Young Films relocated to Skye in 2012, and Highlands and Islands Enterprise provided a £106,000 grant to create five new jobs with the company for young locals. Young remains in touch with The Inbetweeners, and kept tabs on the second movie, but instead of shooting pratfalls on location in Australia, Young Films is shooting in peaty locations around Skye.
Bannan is a Gaelic drama which airs on BBC Alba next month. It’s a big step for Young Films and Alba. Drama is expensive genre, and the channel hasn’t done much since it launched, just a few one-offs and a repeat of STV’s 1990s soap Machair.
Football is currently the big ratings winner on Alba, and the channel’s detractors claim it is in the schedule to boost audience figures. Could Young’s Gaelic domestic drama deliver a bona fide hit to the station? “It’s not going to hit the numbers of something like The Inbetweeners movie, but I’m hoping that Bannan will appeal not just to Gaelic speakers,” says Young.
The title approximately translates as “ties that bind” and leads off with the return of a young woman to the island home she escaped when she was 18. The other key character so far is an 80-year-old woman – deliberate choices, aimed at drawing female audiences to the channel.
Scripted by Chrisella Ross and directed by River City actor Tony Keaney, Bannan not only sidesteps the traditional gritty masculine storytelling favoured by the Central Belt, but aims to avoid heather-and-mist idolatry. “We tend to portray rural life in Scotland as a bit idyllic and pastoral, so I was quite keen to do something about a rural situation that wasn’t Monarch of the Glen,” says Young. “We want to be contemporary, and there’s quite a bit of humour in it, because I can’t resist that,” says Young.
The first parcel of episodes was shot out of season, when local hotels could accommodate cast and crew. This put them at the mercy of autumn and winter weather on Skye.
“We had to be flexible,” admits Young. “It helped to be in a position where we could say, ‘let’s leave that bit of shooting till next week’, so there’s a bit of room for manoeuvre.”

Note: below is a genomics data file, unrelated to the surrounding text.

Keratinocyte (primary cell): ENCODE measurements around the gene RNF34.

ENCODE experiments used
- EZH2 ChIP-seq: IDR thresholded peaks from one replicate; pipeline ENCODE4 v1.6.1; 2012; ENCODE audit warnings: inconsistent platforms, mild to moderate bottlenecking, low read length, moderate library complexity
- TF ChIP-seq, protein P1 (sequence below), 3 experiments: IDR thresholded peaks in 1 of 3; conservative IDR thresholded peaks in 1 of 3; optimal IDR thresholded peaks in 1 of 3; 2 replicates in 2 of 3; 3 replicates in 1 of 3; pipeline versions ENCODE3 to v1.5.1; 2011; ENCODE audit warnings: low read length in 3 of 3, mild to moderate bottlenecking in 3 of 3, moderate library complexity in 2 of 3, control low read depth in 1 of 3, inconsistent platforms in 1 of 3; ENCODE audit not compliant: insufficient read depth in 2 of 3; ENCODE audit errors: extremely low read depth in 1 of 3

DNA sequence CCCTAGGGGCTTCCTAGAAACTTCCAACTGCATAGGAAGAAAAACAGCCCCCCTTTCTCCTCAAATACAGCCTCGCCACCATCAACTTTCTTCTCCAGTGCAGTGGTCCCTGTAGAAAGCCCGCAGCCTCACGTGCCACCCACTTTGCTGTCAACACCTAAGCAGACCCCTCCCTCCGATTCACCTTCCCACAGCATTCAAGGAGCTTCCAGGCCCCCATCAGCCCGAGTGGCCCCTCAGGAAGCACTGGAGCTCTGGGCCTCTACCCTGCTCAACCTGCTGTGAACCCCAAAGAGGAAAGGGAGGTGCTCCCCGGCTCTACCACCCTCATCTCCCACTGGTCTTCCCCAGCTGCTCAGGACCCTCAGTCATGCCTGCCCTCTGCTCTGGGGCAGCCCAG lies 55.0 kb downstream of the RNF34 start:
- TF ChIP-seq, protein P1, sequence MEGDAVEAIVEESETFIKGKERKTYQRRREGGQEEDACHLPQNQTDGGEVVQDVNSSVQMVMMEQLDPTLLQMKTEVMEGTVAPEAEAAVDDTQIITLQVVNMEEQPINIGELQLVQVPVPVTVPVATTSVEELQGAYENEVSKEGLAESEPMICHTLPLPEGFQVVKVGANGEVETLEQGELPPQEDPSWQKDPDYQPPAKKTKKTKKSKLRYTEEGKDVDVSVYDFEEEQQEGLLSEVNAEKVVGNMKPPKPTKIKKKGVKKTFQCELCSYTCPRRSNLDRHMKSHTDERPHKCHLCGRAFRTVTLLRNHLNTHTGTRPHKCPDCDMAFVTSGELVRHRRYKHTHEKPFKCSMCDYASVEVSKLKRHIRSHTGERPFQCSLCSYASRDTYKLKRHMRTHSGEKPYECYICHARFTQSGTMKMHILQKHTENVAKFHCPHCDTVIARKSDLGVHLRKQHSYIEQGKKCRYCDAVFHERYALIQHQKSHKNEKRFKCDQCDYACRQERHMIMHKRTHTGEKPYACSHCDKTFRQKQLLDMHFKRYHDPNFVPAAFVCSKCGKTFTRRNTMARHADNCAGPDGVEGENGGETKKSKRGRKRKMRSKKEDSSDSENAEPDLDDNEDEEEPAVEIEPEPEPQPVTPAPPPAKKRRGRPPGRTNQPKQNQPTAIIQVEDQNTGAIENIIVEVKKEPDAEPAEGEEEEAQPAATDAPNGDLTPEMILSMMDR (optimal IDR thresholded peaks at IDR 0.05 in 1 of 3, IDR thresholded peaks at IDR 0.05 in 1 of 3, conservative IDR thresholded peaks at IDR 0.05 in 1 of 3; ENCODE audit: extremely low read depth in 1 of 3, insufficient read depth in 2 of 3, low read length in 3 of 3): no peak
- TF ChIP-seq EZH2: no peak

Bigger budget movies cannot be so light on their feet. In February a Macbeth production with Michael Fassbender and Marion Cotillard arrived on Skye to shoot outdoor scenes for a week. “The difference in scale was almost hilarious. And because it was on such a tight schedule, they had to take what they got – which was the most awful lashing weather of the season.”
Bannan’s first episode premiered at this year’s Edinburgh Film Festival, and the hope is it will become a flagship, with up to 20 episodes a year.
Creative Scotland has pitched in £300,000 of the budget and MG Alba, which runs BBC Alba in partnership with the BBC, is also helping fund the show, but the costs are still a shoestring compared to most broadcast series. “It’s about half the cost of what is going out on BBC 1,” agrees Young. “but we will be judged as if it is the same.”
Ironically, it could be that Bannan will get a better reception outside Scotland, in countries that do not fear subtitles and could be charmed by a window into daily Hebridean life. In other words, Bannan may yet be our Borgen.
In any case, Young has made his point that life for film and TV production is viable outside London and Glasgow. Besides Bannan and Invisible, he has several other feature films set in Scotland on his slate, including an adaptation of Neil Gunn’s Silver Darlings.
“Since he came up here, I’ve got my eye on Michael Fassbender for Roddy,” laughs Young. “That would be good, wouldn’t it? I bet he couldn’t think of anything nicer than spending more time in the rain, or, even better, on a boat!”
• Bannan made its debut on BBC Alba on 23 September